Soho Crime, 2013
originally published as Guldkalven, 2033
translated by Laura A. Wideburg
I've been a huge fan of Helene Tursten's Irene Huss novels since I picked up the first book in the series. My favorite of the series is her third book, The Torso, an excellent novel that not only satisfies in terms of the crime and its twisted solution, but also because it is extremely well written. Now here we are at book six (fifth to be translated), and I have to say I'm a wee bit disappointed, most decidedly because of the ending. Up to that point, she had me hanging on to the story's every word and then out of nowhere comes this ending that did not at all fit.
Together with friend and partner Tommy Persson, Detective Inspector Irene Huss is on the scene of a particularly brutal murder in a magnificent home overlooking the bay. The dead man is Kjell Bengtsson Ceder, a restauranteur who is also in the hotel business. Shot at point-blank range, he leaves behind a beautiful young wife, Sanna, and a baby. Kjell's name has come up with the police before in connection with a tragic boating accident which led to the death of his first wife. There is enough to link the killing of Ceder with a double homicide under investigation as well as to another unsolved missing persons case the police have already worked on. When the detectives put their heads together, the common denominator of all of these incidents turns out to be Sanna, via an earlier IT business that crashed when the bubble burst. The problem is that Sanna is not being exactly up front with the police, and nothing the detectives do can persuade her to tell all she knows. Hopefully, the police will be able to convince her before someone else is found dead.
Aside from the already-known crew of detectives and Huss' family, Tursten has done an especially fine job in building the key player Sanna. She comes across as a spoiled, pampered, newly-rich but clueless person, and her character remains consistent throughout the book. Another quality I admired in this novel was the pacing. It was plotted carefully so as to continue to add layer upon layer of suspense, so that the reader is very much drawn into the story and can't wait to find out all of the answers and get to the big reveal. At that point is where I started having problems. Here I am, majorly invested in this story, and it all goes a bit sideways with the rather (imho) flimsy ending that I thought sort of came out of left field. The ride was both fun and kept me completely involved while it lasted, but really, I think she could have done much better in bringing the mysteries to a close.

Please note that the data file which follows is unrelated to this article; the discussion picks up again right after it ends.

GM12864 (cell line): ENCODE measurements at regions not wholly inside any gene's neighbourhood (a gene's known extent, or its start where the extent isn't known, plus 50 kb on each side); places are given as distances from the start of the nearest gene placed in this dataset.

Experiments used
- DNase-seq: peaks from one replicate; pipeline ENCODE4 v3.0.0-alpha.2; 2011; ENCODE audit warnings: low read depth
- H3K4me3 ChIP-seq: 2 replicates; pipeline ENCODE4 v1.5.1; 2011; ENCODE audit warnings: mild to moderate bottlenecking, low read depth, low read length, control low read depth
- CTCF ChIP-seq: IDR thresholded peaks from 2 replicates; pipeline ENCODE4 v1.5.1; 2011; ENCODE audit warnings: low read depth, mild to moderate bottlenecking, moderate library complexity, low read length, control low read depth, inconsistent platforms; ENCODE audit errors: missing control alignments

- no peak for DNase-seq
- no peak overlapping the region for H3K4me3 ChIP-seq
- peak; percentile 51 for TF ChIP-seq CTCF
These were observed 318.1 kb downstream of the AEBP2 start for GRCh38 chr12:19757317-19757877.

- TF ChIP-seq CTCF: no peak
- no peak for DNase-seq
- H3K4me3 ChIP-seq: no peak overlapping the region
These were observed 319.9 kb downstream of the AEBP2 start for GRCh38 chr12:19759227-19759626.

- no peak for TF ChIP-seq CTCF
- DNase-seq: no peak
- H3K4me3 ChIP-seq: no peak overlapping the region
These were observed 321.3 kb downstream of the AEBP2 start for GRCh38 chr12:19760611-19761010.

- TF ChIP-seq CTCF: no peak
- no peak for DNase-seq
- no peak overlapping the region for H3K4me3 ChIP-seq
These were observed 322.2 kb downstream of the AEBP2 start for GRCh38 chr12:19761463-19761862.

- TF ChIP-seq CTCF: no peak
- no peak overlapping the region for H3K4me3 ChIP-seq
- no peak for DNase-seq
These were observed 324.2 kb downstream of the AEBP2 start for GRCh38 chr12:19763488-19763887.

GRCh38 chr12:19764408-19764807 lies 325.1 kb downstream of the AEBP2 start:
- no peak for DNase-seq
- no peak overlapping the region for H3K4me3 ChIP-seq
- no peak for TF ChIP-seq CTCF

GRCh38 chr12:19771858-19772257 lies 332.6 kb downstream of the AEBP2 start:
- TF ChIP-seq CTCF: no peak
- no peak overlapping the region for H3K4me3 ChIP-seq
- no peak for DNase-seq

The book is being well received by many readers, with many 4 and 5 star ratings, and had the ending been stronger, I probably would have rated it up there as well. As happy as I am that Soho Crime is publishing Tursten's previously-untranslated novels, Helene Tursten's work is so much better than this book might acknowledge. I would love to see her get back to that same level of intensity that gave me so much pleasure in the first three translated novels -- Detective Inspector Huss, The Torso, and The Glass Devil.
crime fiction from Sweden